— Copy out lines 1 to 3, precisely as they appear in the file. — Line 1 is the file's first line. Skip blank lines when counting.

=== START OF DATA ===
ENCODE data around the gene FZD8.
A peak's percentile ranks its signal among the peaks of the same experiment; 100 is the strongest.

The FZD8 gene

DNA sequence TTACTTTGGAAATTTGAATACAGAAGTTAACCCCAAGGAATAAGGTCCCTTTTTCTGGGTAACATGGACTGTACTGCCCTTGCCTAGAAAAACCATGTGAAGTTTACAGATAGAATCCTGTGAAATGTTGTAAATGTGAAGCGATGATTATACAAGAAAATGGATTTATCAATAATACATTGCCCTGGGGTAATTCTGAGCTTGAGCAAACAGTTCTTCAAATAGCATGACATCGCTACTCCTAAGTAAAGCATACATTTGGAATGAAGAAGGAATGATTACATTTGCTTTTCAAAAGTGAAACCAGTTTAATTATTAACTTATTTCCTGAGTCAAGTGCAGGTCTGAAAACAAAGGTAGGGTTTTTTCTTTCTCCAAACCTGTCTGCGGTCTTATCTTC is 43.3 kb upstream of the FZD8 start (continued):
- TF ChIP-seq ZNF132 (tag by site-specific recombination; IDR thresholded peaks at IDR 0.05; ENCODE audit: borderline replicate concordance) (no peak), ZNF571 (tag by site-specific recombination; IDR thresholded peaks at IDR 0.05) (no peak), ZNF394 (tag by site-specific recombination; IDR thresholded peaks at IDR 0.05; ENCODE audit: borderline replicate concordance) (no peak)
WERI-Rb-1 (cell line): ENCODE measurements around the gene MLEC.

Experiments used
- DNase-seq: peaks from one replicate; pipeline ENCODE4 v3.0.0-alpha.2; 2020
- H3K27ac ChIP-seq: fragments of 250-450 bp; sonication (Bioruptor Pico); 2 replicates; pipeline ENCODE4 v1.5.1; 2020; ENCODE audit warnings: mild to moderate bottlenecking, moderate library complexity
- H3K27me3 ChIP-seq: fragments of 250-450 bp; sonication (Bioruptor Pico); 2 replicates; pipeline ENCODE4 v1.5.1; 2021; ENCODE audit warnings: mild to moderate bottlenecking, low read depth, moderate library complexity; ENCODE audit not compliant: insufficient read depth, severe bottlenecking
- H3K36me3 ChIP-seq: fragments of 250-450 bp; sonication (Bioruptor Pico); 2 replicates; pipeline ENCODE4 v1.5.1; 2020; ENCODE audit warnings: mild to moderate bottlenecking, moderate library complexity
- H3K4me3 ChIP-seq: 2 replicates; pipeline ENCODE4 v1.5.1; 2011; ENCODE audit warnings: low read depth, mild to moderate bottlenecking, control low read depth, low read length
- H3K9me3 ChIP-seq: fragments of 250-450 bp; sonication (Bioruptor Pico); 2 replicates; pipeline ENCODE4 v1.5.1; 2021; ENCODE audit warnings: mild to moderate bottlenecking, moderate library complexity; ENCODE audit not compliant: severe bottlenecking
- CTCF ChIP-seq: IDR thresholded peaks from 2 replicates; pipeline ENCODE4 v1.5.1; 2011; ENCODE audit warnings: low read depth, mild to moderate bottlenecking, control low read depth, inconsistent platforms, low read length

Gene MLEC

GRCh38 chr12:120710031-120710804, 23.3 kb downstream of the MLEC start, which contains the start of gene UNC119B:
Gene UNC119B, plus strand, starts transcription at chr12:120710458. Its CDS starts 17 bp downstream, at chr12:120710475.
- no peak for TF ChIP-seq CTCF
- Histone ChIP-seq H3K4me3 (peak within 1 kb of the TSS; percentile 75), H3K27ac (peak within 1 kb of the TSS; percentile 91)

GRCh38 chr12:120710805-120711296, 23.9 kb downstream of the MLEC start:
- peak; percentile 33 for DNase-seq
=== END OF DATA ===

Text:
ENCODE data around the gene FZD8.
A peak's percentile ranks its signal among the peaks of the same experiment; 100 is the strongest.

The FZD8 gene